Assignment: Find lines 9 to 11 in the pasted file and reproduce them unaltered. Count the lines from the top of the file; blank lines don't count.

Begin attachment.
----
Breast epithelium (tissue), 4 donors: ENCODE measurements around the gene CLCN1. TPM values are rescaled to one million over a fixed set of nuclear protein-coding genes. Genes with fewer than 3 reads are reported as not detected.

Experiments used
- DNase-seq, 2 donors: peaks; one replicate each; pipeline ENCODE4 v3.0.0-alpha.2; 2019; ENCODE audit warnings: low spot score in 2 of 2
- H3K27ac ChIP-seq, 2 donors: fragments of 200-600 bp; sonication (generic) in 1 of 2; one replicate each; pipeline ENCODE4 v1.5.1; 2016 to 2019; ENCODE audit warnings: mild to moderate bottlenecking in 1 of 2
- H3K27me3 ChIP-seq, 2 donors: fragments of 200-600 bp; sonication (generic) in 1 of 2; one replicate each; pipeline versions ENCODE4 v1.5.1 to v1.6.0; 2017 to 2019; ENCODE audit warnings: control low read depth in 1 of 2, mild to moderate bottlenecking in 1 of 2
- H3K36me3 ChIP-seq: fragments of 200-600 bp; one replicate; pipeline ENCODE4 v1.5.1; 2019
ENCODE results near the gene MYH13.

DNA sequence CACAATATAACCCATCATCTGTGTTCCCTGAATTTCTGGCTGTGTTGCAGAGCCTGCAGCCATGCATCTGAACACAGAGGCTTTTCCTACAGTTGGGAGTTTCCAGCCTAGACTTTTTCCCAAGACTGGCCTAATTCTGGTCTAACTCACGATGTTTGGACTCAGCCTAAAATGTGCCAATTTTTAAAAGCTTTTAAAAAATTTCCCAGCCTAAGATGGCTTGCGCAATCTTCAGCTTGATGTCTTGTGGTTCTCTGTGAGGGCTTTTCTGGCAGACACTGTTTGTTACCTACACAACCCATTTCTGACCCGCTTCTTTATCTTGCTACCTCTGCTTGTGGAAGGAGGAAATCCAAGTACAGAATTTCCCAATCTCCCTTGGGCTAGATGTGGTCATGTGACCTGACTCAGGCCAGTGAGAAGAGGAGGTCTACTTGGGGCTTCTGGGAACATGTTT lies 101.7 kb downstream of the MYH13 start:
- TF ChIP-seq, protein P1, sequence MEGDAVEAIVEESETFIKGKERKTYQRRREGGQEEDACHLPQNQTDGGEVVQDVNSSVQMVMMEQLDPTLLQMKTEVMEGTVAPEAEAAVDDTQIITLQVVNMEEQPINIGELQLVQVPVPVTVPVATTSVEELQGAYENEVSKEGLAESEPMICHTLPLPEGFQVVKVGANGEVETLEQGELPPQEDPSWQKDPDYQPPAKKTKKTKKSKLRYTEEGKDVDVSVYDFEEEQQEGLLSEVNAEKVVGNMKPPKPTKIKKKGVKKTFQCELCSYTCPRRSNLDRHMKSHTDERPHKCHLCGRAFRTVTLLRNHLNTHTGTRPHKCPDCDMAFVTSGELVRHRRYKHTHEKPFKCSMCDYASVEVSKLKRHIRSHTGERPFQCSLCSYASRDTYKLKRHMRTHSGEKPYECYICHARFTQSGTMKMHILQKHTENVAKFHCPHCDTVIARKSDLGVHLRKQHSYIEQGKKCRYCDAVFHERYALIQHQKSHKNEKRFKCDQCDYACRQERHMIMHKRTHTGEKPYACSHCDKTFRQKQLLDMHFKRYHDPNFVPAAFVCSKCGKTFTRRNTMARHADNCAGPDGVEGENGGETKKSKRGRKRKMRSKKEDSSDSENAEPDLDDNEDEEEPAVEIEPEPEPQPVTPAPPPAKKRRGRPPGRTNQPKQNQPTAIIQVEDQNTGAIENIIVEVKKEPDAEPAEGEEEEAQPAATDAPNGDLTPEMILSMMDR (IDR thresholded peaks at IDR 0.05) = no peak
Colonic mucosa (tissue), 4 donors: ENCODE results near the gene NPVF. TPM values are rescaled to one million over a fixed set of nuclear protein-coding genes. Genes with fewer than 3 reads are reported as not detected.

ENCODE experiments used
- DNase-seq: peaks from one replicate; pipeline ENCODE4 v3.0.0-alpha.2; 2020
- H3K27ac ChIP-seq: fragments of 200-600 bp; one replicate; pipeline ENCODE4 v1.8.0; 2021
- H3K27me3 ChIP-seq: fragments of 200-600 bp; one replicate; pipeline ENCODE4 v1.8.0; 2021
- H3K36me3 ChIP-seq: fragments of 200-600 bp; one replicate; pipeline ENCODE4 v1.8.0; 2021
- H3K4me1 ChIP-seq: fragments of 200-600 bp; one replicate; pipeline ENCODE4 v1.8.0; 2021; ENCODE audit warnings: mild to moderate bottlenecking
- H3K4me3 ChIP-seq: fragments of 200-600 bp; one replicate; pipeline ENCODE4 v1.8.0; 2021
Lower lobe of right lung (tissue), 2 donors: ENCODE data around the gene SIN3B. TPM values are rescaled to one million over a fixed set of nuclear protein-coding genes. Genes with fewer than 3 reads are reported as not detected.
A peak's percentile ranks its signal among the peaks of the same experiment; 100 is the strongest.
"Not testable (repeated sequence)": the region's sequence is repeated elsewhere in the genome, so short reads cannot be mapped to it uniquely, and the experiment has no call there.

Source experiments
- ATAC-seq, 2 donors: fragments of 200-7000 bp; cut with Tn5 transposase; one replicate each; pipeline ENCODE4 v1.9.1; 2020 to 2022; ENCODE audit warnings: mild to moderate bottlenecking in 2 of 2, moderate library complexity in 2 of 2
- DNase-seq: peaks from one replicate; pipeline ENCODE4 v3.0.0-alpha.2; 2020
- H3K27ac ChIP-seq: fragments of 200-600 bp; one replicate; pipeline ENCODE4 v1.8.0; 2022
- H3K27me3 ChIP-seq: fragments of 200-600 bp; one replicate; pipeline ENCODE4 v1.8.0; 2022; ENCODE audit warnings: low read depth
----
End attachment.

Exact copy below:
- TF ChIP-seq, protein P1, sequence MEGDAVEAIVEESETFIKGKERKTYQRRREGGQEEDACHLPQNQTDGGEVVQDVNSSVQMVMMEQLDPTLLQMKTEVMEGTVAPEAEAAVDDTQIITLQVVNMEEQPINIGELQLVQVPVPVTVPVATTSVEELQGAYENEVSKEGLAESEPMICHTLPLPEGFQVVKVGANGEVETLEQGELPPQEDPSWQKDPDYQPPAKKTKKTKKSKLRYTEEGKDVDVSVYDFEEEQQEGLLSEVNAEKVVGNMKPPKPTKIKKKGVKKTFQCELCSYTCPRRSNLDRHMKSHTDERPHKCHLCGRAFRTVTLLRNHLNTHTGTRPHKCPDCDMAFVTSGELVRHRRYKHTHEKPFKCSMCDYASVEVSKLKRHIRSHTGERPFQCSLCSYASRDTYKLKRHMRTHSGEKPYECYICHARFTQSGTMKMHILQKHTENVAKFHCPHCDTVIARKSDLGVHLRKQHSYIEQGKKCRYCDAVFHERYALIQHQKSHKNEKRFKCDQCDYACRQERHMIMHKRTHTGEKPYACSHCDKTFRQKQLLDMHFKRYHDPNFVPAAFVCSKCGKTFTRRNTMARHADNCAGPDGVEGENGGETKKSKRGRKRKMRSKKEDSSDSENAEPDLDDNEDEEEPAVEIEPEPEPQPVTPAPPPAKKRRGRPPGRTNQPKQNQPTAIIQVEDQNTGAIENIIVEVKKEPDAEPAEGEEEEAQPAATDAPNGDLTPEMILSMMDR (IDR thresholded peaks at IDR 0.05) = no peak
Colonic mucosa (tissue), 4 donors: ENCODE results near the gene NPVF. TPM values are rescaled to one million over a fixed set of nuclear protein-coding genes. Genes with fewer than 3 reads are reported as not detected.

ENCODE experiments used